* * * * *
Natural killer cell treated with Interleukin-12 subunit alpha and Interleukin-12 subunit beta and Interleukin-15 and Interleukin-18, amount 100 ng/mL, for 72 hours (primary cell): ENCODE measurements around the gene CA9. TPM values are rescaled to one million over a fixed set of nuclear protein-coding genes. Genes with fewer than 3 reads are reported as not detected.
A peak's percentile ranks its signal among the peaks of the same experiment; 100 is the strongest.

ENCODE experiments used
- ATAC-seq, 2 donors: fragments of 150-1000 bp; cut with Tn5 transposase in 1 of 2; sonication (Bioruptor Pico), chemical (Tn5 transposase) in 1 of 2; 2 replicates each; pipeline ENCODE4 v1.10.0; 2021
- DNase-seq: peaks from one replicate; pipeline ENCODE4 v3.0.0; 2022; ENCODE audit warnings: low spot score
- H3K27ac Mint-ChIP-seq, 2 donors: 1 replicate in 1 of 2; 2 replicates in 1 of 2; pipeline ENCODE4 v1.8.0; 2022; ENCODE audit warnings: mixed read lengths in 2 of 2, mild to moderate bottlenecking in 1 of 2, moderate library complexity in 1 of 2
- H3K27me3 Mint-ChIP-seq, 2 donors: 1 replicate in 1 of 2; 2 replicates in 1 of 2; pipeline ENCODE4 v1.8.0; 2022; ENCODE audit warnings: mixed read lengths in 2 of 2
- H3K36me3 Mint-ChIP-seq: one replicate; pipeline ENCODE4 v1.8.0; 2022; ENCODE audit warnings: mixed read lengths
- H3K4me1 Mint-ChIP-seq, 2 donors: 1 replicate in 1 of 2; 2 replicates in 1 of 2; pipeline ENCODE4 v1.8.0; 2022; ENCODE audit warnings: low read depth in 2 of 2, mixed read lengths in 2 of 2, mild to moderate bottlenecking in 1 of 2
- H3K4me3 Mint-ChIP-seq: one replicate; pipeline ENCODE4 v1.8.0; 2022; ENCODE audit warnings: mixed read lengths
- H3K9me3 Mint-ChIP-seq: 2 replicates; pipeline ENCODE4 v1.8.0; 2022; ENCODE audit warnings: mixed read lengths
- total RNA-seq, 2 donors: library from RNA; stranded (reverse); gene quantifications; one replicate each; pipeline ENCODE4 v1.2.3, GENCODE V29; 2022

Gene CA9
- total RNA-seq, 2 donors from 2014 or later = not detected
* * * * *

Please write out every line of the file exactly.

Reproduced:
Natural killer cell treated with Interleukin-12 subunit alpha and Interleukin-12 subunit beta and Interleukin-15 and Interleukin-18, amount 100 ng/mL, for 72 hours (primary cell): ENCODE measurements around the gene CA9. TPM values are rescaled to one million over a fixed set of nuclear protein-coding genes. Genes with fewer than 3 reads are reported as not detected.
A peak's percentile ranks its signal among the peaks of the same experiment; 100 is the strongest.

ENCODE experiments used
- ATAC-seq, 2 donors: fragments of 150-1000 bp; cut with Tn5 transposase in 1 of 2; sonication (Bioruptor Pico), chemical (Tn5 transposase) in 1 of 2; 2 replicates each; pipeline ENCODE4 v1.10.0; 2021
- DNase-seq: peaks from one replicate; pipeline ENCODE4 v3.0.0; 2022; ENCODE audit warnings: low spot score
- H3K27ac Mint-ChIP-seq, 2 donors: 1 replicate in 1 of 2; 2 replicates in 1 of 2; pipeline ENCODE4 v1.8.0; 2022; ENCODE audit warnings: mixed read lengths in 2 of 2, mild to moderate bottlenecking in 1 of 2, moderate library complexity in 1 of 2
- H3K27me3 Mint-ChIP-seq, 2 donors: 1 replicate in 1 of 2; 2 replicates in 1 of 2; pipeline ENCODE4 v1.8.0; 2022; ENCODE audit warnings: mixed read lengths in 2 of 2
- H3K36me3 Mint-ChIP-seq: one replicate; pipeline ENCODE4 v1.8.0; 2022; ENCODE audit warnings: mixed read lengths
- H3K4me1 Mint-ChIP-seq, 2 donors: 1 replicate in 1 of 2; 2 replicates in 1 of 2; pipeline ENCODE4 v1.8.0; 2022; ENCODE audit warnings: low read depth in 2 of 2, mixed read lengths in 2 of 2, mild to moderate bottlenecking in 1 of 2
- H3K4me3 Mint-ChIP-seq: one replicate; pipeline ENCODE4 v1.8.0; 2022; ENCODE audit warnings: mixed read lengths
- H3K9me3 Mint-ChIP-seq: 2 replicates; pipeline ENCODE4 v1.8.0; 2022; ENCODE audit warnings: mixed read lengths
- total RNA-seq, 2 donors: library from RNA; stranded (reverse); gene quantifications; one replicate each; pipeline ENCODE4 v1.2.3, GENCODE V29; 2022

Gene CA9
- total RNA-seq, 2 donors from 2014 or later = not detected